Bean Learning

In anticipation of this weekend’s rainfall, I made sure to collect all of my drying bean pods off of their vines. I could tell that the pods were ready for harvest because as I plucked at the dry shells, several of them burst open. In a spiralling frenzy, the bean sheaths curled back and catapulted little bean bombs all over my garden.

 

The majority of the bean pods were a bit soft from the damp autumn weather, so I used mesh-bottomed seedling trays to collect them in. These trays would allow for air circulation and hopefully eliminate the threat of mold growing. I placed the full trays of beans on the fireplace hearth to dry and jumped to the next must-be-harvested-now item on my to-do list.

 

I had forgotten about the shelling beans drying on the hearth until I experienced a rude awakening early one morning. I had built a lovely roaring fire, the evening before, and throughout the night its dry heat had caused several pods to snap. Borlotti beans were scattered all over our hardwood floors! I discovered that having one under foot feels very similar to stepping on Lego.

 

I took the obvious cue and decided that now was the moment to get the drying beans ready for storage. After stoking the fire and pouring myself a cup of coffee, I settled in for bean shelling duty.

 

Sitting by the fire, in the dim morning light, sipping a warm beverage and doing a simple repetitive chore is very calming. My mind wandered to gardening memories and other quiet summer moments. I noticed that each bean has its own colour-coded pattern, sort of like us. We are all the same and yet unique. I also thought that if everyone had to shell their own dry beans, to sustain themselves for a year, then they’d probably have more appreciation for such a nutritionally valuable food.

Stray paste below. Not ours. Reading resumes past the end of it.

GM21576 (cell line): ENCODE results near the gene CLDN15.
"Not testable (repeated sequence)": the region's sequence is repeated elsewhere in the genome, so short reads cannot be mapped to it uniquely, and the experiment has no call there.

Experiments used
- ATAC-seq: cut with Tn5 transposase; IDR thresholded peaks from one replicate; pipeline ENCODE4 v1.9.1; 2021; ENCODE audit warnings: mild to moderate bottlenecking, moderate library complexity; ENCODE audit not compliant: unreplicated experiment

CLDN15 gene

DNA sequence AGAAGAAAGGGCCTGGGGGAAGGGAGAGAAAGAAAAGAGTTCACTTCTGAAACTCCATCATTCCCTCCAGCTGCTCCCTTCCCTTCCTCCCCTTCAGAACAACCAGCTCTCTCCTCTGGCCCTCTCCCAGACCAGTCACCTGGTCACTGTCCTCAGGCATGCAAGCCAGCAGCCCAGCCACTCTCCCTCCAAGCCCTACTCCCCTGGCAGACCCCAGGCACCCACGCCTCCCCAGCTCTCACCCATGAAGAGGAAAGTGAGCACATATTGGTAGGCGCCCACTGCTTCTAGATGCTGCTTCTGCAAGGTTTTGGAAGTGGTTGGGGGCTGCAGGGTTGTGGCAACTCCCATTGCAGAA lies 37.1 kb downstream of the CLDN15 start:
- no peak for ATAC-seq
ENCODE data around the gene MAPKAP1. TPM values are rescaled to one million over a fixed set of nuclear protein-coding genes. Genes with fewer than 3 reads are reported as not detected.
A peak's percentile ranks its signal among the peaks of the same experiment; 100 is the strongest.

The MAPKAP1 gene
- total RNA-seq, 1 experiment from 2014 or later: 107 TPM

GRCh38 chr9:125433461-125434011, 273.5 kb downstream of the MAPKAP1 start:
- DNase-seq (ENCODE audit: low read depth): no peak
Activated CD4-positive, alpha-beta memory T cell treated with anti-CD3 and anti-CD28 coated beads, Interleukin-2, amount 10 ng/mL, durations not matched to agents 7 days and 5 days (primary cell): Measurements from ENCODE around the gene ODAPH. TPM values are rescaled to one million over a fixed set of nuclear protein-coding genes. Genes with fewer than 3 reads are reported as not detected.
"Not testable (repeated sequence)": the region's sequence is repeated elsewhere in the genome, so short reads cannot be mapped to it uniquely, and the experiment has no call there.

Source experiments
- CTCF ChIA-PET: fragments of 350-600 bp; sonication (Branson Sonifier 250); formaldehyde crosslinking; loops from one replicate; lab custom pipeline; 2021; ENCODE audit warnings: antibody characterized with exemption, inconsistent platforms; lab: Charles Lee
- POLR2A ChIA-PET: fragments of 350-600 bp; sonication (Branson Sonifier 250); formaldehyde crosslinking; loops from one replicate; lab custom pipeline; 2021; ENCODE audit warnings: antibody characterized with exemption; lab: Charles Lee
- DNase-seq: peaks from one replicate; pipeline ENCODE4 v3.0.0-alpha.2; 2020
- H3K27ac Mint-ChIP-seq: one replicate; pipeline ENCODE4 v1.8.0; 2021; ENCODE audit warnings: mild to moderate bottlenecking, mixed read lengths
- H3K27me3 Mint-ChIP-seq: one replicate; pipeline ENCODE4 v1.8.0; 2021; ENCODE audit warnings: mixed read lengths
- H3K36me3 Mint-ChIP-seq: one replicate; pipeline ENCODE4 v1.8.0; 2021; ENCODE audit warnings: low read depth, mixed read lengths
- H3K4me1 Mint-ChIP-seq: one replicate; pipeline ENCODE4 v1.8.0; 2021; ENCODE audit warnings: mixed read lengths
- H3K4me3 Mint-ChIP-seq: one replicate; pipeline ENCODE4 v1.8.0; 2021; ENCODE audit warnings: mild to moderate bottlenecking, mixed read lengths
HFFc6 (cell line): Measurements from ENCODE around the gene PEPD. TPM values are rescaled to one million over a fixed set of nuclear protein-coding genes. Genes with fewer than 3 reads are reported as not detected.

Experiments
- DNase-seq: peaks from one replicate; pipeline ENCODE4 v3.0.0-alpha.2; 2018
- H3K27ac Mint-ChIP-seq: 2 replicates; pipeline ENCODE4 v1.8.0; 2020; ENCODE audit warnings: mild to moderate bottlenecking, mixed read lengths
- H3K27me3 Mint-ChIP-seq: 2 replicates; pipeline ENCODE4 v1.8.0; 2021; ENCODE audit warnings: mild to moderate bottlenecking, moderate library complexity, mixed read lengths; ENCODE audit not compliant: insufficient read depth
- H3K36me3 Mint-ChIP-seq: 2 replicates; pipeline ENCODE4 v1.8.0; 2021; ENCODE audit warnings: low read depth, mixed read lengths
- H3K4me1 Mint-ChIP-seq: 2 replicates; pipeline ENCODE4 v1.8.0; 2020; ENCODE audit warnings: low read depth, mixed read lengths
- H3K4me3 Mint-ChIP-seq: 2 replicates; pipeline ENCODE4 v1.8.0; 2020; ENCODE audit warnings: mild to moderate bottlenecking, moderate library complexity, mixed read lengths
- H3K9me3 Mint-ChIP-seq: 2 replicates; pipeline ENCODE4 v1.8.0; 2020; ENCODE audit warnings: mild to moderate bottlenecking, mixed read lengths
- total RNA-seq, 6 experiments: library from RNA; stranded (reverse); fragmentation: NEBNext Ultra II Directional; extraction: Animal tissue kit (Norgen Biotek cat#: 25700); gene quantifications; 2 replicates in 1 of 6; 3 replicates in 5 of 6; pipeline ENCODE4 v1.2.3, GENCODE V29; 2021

BOOM! Our grandson, Brusselsprout, came flying through the porch door in his usual silence-shattering style. “Hi Grandma!” He had decided that it was too rainy to walk, so he needed a ride to school … but first, the beans caught his attention. He directed me to go get ready, stole my fireside stool, continued the shelling process while simultaneously asking, “Will there be bacon in the bean soup?”

Brusselsprout’s Borlotti Bean arbor to the left in this picture.

I absolutely love that he understands the whole growing lifecycle. Bean seeds that he planted in the spring, became the bean arbor that he played under during the summer, which grew into pods, that he is now shelling to provide us with food. It’s a valueable lesson and I am proud that he is learning it.

Our uniquely speckled Italian Borlotti (also know as Cranberry) Beans. Most are dry, hard with a dark burgundy colour, others are still soft, plump and pink. All are now in the dehydrator to remove the last bits of moisture before going into air-tight jars for winter storage.

 

 

 

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